• Comrade Stalin

    You cannot treat people with respect as individuals if you build a political culture around systematically excluding their representatives on no basis other than their background. Which is where a lot of our current problems actually stem from. Had Unionism recognized this, and taken care to include minorities in the old Stormont parliament – or within the councils it controlled – significant steps towards progress can be made.

    A Unionist-controlled council electing a Nationalist mayor (it happened once – Antrim I believe) in no way whatsoever signals that Unionists are amenable to nationalist politics and cannot bring us any closer to a United Ireland. The fact is that nationalists are excluded because unionists find it offensive to have them there. The same applies in reverse (although it happens to a lesser extent) – there are councils out West where unionists are ignored.

    Unionism is not a “polity” in the way that this is generally understood. Elsewhere in the UK people switch their votes between the parties who stand for fundamentally different things. This doesn’t happen here. Unionist voters don’t switch to and from nationalist parties every election.

  • tmitch57

    Elsewhere in the UK people switch their votes between the parties who
    stand for fundamentally different things. This doesn’t happen here.
    Unionist voters don’t switch to and from nationalist parties every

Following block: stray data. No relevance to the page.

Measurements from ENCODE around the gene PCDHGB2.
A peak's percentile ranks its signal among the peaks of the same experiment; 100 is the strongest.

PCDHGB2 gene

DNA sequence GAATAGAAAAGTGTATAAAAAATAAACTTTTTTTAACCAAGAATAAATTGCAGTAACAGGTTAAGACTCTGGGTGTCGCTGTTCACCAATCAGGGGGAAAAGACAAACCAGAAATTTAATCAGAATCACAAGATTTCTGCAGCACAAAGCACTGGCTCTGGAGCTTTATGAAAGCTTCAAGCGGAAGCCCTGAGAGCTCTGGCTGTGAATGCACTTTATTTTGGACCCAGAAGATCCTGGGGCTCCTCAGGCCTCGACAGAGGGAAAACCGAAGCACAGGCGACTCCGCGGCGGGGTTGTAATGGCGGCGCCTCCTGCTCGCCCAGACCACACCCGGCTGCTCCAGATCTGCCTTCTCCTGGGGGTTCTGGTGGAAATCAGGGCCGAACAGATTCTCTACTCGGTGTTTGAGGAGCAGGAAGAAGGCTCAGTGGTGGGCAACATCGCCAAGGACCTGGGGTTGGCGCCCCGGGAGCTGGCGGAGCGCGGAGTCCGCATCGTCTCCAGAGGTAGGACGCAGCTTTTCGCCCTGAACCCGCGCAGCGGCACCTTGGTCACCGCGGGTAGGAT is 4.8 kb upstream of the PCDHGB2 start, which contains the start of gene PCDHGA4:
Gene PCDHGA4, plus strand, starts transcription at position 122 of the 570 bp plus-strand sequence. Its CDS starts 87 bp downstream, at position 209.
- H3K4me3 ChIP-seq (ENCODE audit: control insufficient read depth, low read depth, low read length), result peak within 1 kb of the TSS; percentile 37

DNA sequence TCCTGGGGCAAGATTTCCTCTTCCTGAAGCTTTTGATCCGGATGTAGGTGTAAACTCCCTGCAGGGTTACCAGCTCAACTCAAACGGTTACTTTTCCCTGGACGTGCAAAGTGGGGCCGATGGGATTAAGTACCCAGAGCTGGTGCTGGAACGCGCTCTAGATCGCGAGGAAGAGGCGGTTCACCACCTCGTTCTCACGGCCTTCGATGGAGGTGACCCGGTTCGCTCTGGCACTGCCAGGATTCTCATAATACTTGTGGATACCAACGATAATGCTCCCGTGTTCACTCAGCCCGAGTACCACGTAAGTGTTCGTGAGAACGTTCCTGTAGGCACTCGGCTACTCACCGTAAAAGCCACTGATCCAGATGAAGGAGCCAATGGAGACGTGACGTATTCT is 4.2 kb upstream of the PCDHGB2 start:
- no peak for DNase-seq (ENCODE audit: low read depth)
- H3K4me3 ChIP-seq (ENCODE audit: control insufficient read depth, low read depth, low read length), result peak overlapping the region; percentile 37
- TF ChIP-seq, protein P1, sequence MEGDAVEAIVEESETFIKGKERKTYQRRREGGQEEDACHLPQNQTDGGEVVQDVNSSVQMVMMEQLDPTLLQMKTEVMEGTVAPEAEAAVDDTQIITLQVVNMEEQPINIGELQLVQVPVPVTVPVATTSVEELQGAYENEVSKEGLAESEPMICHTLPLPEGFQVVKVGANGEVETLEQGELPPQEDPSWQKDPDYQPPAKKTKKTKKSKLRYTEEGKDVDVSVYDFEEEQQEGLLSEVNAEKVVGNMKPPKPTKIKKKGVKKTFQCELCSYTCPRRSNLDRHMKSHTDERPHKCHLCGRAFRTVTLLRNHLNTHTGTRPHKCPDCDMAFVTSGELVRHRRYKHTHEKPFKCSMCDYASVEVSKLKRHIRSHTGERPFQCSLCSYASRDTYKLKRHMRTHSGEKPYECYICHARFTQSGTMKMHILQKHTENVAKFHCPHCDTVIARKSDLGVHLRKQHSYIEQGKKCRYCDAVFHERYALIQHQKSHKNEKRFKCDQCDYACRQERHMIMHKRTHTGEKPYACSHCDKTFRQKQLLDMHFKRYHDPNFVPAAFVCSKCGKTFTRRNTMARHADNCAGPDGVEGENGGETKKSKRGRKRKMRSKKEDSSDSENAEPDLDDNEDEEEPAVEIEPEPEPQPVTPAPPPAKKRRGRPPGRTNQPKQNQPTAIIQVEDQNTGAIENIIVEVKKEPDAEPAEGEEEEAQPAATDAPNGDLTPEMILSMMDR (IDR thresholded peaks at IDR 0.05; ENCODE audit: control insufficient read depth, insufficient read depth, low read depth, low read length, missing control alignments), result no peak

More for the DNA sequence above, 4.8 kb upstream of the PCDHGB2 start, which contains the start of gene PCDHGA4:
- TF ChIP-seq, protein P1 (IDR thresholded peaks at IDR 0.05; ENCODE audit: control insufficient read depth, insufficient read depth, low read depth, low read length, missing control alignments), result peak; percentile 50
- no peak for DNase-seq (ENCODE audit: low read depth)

election.

    This is because in mainland Britain there is a plurality franchise and a two-party system, with the Liberals struggling to exist on the basis of floating voters and a small core of those who identify as liberals. Those who don’t identify strongly with any of the three main parties (England) will switch votes based on how the economy is or on scandals. In Northern Ireland there is a multiparty system created by the PR-STV franchise. And there is a fundamental political conflict along ethnic lines. In parliamentary and Euro elections Alliance voters outside of the core Alliance electorate tend to vote like the English–floating back and forth between more moderate parties that have a better chance of winning.

  • Ian James Parsley

    Turgon

    Also, a clear correction: what David Ford is proposing has been Alliance Party policy since long before there was a TUV.

    In fact, Jim Allister stood as a DUP candidate the same year the Alliance Party published Agenda for Democracy, which outlines all the above – i.e. over 10 years ago.

    What the Alliance Party rightly recognises is that any progress will require compromise.

    Alan is of course right to raise the point that the Alliance Party does have leverage, if it chooses to use it. However, such an option is not without its own risks, and certainly carries no guarantees.

  • Ian James Parsley

    Ulidian

    Just to be strictly accurate, Switzerland operates power-sharing. It has had the same four parties in government since 1959, with only one change to the proportion of seats they have in government in 2003.

    In many ways, Switzerland is quite a useful parallel – needing, as it does, to match the interests of competing linguistic and religious groups.

    That said, there are many clear differences, including the tendency towards direct referendums; extremely strong local government; and exactly 150 more years of recognising compromise is a good thing not a bad thing (since their own near civil war). I would suggest also that the media offer a more constructive and informed role there.

    Not that I disagree with you, by the way. But actually forced rigid power-sharing does exist in at least one prosperous European country – it’s worth noting that.